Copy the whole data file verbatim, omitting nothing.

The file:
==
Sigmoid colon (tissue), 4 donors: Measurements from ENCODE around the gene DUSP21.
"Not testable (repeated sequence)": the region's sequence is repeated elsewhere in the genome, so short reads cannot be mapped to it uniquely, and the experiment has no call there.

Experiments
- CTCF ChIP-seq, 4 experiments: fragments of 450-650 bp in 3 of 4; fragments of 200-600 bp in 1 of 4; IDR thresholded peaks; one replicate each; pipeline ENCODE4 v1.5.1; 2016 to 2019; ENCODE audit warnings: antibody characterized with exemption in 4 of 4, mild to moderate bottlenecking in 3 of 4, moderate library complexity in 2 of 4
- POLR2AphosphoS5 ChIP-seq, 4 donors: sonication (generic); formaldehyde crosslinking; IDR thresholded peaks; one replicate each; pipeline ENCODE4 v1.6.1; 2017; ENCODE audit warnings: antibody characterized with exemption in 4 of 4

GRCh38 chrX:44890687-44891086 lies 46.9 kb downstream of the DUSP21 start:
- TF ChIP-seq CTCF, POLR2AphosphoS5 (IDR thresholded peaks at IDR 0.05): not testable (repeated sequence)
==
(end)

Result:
Sigmoid colon (tissue), 4 donors: Measurements from ENCODE around the gene DUSP21.
"Not testable (repeated sequence)": the region's sequence is repeated elsewhere in the genome, so short reads cannot be mapped to it uniquely, and the experiment has no call there.

Experiments
- CTCF ChIP-seq, 4 experiments: fragments of 450-650 bp in 3 of 4; fragments of 200-600 bp in 1 of 4; IDR thresholded peaks; one replicate each; pipeline ENCODE4 v1.5.1; 2016 to 2019; ENCODE audit warnings: antibody characterized with exemption in 4 of 4, mild to moderate bottlenecking in 3 of 4, moderate library complexity in 2 of 4
- POLR2AphosphoS5 ChIP-seq, 4 donors: sonication (generic); formaldehyde crosslinking; IDR thresholded peaks; one replicate each; pipeline ENCODE4 v1.6.1; 2017; ENCODE audit warnings: antibody characterized with exemption in 4 of 4

GRCh38 chrX:44890687-44891086 lies 46.9 kb downstream of the DUSP21 start:
- TF ChIP-seq CTCF, POLR2AphosphoS5 (IDR thresholded peaks at IDR 0.05): not testable (repeated sequence)